Monday, May 19, 2014

Deceived by Julie Anne Lindsey

     An idea occurred to me a few weeks ago to do a series of articles featuring regional authors from the Ohio Valley. I set out to find as many current authors as I could and queried several of them in regards of the articles. Among the authors that responded I selected Deceived by Julie Anne Lindsey as my first story to read. The intention behind the articles was to post it on my author blog, not to do a full review. This, however, had to be thrown out the window once I read Deceived.

    Deceived opens up on Gabriella Smith, a young high school senior who is put up at a boarding school. Spending the majority of life, after the death of her mother, moving from house to house and city to city with her father; it is the first chance she has ever had to both complete a full school year and, more importantly, feel normal at least one time before going to college.

     Gabriella, or Elle, is plagued by a reoccurring nightmare that she can never fully remember. To make matters worse, a sense of being followed and watched plagues her everyday life. These feelings are brought to a new level when a young man she meets at a flea market suddenly shows up at her school and begins adjusting his course schedule in order to align all his courses with hers. This young youth is Brian, who quickly becomes both a potential threat, and a love interest.

     At this point in the story, which is still incredibly early on, you begin to both piece together and become lost in Elle's peril. Reports of an alleged serial killer stalking the area near the boarding school, coupled with Brian appearing when the feelings of being watched and pursued overtake Elle and threaten to push her sanity over the edge.

     Its when the true killer reveals himself that Elle realizes just who she can trust. The only question is, can she trust herself to escape and keep herself, and her friends, alive?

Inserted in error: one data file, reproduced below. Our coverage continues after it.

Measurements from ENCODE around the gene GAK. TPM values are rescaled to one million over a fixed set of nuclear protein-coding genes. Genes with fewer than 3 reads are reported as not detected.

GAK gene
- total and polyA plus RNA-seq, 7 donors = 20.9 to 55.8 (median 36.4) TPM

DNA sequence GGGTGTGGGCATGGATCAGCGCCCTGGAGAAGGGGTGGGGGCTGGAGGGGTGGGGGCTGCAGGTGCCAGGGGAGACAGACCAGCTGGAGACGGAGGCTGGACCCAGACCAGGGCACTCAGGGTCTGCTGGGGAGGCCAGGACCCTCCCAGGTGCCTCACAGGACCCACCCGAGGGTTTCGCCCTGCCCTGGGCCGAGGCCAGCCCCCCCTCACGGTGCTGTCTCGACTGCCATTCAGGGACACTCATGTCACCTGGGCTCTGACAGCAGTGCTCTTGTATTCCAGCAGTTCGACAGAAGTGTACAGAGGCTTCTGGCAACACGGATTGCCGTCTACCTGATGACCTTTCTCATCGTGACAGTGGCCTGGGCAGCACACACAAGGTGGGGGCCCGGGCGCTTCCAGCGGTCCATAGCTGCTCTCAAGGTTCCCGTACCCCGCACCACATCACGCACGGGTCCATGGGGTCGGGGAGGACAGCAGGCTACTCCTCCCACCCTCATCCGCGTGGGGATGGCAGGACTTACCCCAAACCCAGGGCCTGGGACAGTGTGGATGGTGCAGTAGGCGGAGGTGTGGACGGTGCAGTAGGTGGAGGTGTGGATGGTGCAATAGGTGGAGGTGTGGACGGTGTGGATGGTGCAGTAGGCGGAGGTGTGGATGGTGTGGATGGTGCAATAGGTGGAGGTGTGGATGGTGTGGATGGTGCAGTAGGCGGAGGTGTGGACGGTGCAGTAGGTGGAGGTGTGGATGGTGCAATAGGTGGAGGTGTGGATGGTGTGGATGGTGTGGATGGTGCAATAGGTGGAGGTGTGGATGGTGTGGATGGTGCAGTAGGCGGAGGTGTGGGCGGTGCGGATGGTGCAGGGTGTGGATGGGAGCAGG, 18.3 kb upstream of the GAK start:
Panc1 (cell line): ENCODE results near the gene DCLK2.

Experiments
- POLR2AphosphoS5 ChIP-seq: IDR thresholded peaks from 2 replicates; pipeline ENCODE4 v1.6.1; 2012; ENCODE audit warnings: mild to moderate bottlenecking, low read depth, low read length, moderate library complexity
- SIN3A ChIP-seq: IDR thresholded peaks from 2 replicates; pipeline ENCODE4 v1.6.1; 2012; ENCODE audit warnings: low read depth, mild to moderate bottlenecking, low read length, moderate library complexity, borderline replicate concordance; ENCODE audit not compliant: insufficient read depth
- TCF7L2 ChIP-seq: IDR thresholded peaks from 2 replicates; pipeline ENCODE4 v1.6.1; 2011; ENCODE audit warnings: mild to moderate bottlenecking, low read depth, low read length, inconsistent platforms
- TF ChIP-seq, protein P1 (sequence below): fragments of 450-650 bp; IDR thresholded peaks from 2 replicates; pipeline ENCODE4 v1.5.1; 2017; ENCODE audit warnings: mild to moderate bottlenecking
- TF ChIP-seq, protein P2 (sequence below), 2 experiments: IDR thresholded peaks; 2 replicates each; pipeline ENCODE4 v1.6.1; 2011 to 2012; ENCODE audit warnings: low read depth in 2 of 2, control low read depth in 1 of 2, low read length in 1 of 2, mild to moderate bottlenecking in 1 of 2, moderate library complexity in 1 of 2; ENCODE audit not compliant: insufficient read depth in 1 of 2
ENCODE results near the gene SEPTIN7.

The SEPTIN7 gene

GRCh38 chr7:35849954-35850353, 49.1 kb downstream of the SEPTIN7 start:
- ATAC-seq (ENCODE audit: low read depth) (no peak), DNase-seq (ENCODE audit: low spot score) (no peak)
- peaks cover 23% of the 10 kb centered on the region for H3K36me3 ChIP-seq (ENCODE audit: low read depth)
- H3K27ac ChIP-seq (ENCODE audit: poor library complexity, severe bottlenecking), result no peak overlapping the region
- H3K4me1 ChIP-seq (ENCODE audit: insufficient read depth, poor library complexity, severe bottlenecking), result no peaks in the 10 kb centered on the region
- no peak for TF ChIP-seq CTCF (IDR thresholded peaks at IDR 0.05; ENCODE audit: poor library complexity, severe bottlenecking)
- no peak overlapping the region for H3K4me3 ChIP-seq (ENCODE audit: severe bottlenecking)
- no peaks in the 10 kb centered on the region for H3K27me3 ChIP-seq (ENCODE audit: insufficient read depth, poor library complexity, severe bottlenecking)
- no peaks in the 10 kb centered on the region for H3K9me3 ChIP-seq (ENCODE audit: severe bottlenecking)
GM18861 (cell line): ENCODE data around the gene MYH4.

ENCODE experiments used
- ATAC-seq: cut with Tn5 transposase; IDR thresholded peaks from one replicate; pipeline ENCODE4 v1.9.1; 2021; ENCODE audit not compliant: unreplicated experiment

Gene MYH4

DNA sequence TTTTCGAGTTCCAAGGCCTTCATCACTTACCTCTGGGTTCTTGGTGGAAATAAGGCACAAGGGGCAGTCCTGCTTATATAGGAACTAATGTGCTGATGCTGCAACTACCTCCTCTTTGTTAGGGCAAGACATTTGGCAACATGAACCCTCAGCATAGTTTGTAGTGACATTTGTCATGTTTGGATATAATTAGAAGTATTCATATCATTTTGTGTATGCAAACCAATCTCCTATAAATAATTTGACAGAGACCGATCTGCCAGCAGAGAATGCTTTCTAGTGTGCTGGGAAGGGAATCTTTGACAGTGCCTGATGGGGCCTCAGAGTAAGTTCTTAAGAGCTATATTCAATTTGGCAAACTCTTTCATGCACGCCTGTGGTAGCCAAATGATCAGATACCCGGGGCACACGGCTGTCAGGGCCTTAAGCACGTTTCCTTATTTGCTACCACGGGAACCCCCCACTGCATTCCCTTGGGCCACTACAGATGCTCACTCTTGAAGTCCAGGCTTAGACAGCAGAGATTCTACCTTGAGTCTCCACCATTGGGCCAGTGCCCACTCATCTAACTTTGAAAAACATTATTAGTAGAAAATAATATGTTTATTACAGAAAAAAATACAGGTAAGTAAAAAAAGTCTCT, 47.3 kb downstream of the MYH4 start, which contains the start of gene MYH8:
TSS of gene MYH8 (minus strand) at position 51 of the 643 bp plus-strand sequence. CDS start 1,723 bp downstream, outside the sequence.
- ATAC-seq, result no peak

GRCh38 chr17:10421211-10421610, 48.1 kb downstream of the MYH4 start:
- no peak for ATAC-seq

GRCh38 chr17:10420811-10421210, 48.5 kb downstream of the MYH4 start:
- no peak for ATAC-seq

Lindsey does a wonderful job putting together a YA story that transcends its intended genre completely. While the story is written from the perspective of a high school senior, the character of Elle reads much older, though not in an unbelievable way. With such an adult character, you get a story that is enjoyable for the young adult and adult thriller fans alike.

What I liked:

  • As I just mentioned, the character of Elle reads much older. This gives her an emotional availability that her "younger" classmates lack. Even the swiftness she falls for Brian gives her a 'real' quality I connected with. 
  • Though this story is categorized as a YA thriller, there is a mysterious element to it. For much of the story you are left wondering, just who you can trust and who you can't. Lindsey does a great job bringing to focus possible 'troublemakers', while building back your trust in a character you may have begun to doubt. 
  • The characters Deceived are as varied as you could hope. Many times authors have difficulties with the personalities of their characters, but not Lindsey. Each character has a unique personality that is recognizable and relatable whether they're a hormonal lacrosse player, artistic social butterfly, or even just have a small appearance here or there. 
     In the end Deceived gives you exactly what you want when you pick up a new book; a good read that keeps your attention throughout. Combining a great mystery with constant twists and turns, with thrilling content and a truly ageless appeal becomes sheer perfection. If you are a fan of sitting on the edge of your seat while losing yourself in finding out just who that shadowy figure is, then I highly recommend picking this book up. 

Overall I'm going to give Deceived by Julie Anne Lindsey a 9/10 based on:

     8/10 for readability - Though this scores the lowest out of my categories, don't think its a bad thing. The story is long, but moves at a comfortable pace. It becomes hard to put down early on as each scene leads quickly into the next. The only thing I can say is that there are a few times when the story moves a little too fast, and a slower pace would be welcome. 

     10/10 for characters - I really cannot rave enough about the characters in this story. Each character, both main and ancillary, is unique and memorable. You get a strong sense of who they are and where they're from. This also assists in the mystery aspect of this story, giving you a connection with the characters that make you sit and hope your favorite isn't a brutal killer inside.